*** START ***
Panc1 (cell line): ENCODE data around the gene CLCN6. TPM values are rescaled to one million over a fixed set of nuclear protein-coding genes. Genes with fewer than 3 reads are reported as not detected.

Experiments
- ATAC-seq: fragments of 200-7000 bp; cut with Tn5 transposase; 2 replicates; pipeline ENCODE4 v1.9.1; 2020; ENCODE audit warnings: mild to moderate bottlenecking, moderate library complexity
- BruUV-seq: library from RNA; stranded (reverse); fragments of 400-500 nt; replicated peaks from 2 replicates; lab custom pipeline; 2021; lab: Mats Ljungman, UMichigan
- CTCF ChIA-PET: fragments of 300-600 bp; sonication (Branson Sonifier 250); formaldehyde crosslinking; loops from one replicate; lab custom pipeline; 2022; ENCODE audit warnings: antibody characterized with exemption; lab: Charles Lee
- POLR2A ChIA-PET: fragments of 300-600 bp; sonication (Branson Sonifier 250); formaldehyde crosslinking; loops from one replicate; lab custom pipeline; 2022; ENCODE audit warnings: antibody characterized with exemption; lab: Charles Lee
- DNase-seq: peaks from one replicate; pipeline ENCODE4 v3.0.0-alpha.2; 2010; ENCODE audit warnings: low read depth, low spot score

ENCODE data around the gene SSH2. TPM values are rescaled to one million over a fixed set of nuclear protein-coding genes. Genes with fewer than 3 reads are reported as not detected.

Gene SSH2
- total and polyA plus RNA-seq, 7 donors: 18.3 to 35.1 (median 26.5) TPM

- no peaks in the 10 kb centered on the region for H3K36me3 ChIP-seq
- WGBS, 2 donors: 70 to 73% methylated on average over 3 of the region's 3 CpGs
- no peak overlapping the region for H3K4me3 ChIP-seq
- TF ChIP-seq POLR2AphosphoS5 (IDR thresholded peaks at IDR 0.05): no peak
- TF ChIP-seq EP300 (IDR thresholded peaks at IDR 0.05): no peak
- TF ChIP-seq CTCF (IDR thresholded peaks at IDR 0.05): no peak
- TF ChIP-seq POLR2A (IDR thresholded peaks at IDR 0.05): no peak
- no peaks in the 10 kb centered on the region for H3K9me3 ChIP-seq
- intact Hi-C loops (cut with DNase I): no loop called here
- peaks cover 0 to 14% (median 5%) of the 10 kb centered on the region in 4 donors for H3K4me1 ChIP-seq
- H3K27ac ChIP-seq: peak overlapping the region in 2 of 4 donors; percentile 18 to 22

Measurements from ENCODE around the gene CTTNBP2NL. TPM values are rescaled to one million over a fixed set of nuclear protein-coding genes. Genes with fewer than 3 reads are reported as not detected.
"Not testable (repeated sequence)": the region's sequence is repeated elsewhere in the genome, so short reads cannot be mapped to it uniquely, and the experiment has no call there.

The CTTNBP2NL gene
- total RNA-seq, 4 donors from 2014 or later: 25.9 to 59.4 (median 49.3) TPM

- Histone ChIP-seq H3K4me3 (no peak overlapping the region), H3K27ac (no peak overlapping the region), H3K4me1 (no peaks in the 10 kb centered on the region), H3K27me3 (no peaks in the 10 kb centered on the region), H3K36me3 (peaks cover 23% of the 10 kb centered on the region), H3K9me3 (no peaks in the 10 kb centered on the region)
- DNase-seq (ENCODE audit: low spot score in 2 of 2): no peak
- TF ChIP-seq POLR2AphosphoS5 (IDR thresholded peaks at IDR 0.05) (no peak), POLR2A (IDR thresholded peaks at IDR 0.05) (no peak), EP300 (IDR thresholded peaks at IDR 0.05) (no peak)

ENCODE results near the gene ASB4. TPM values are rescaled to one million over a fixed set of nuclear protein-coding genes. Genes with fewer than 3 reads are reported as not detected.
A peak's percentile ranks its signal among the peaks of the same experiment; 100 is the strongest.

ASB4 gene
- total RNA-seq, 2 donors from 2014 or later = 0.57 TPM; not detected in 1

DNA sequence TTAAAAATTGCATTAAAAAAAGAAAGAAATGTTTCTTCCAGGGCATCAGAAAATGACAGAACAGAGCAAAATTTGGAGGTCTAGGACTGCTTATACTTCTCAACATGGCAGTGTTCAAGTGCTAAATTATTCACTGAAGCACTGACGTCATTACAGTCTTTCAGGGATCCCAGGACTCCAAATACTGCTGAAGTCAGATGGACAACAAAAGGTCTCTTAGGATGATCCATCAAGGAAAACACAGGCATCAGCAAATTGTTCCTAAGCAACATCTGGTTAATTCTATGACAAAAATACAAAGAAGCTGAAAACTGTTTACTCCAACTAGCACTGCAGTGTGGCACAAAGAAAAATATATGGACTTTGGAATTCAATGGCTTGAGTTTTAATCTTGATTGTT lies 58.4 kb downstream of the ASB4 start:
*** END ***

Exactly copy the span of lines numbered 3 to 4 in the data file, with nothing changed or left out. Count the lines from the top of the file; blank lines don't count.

- ATAC-seq: fragments of 200-7000 bp; cut with Tn5 transposase; 2 replicates; pipeline ENCODE4 v1.9.1; 2020; ENCODE audit warnings: mild to moderate bottlenecking, moderate library complexity
- BruUV-seq: library from RNA; stranded (reverse); fragments of 400-500 nt; replicated peaks from 2 replicates; lab custom pipeline; 2021; lab: Mats Ljungman, UMichigan